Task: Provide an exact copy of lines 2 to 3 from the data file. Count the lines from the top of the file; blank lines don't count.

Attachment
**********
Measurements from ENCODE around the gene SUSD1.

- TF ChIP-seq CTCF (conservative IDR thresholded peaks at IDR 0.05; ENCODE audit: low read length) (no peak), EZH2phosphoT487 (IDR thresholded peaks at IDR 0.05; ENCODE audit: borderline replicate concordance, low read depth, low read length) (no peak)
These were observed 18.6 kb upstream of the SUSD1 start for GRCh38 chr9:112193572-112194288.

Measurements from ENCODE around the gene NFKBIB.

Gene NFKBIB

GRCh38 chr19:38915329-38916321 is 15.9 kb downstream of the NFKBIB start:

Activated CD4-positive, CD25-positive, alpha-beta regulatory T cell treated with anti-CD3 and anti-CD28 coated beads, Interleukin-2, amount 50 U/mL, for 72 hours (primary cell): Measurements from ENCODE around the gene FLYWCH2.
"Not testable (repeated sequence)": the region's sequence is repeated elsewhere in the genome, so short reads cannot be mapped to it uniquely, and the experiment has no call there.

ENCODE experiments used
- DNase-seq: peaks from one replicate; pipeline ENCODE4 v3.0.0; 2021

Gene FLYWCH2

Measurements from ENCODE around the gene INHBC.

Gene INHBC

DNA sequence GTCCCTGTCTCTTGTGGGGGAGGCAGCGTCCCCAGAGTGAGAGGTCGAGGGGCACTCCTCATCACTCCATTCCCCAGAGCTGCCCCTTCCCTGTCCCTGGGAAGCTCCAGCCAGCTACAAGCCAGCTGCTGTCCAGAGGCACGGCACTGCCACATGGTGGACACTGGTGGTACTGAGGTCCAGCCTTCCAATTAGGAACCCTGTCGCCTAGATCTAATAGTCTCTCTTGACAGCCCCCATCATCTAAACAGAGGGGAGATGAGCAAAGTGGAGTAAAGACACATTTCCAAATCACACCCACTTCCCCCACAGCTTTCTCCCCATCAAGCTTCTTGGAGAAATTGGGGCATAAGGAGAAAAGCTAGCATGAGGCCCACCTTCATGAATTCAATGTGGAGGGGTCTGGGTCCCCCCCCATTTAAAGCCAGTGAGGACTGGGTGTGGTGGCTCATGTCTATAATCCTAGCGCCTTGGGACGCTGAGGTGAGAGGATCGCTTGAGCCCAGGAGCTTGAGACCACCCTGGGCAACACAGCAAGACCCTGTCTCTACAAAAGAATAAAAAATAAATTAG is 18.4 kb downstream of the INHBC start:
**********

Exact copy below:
- TF ChIP-seq CTCF (conservative IDR thresholded peaks at IDR 0.05; ENCODE audit: low read length) (no peak), EZH2phosphoT487 (IDR thresholded peaks at IDR 0.05; ENCODE audit: borderline replicate concordance, low read depth, low read length) (no peak)
These were observed 18.6 kb upstream of the SUSD1 start for GRCh38 chr9:112193572-112194288.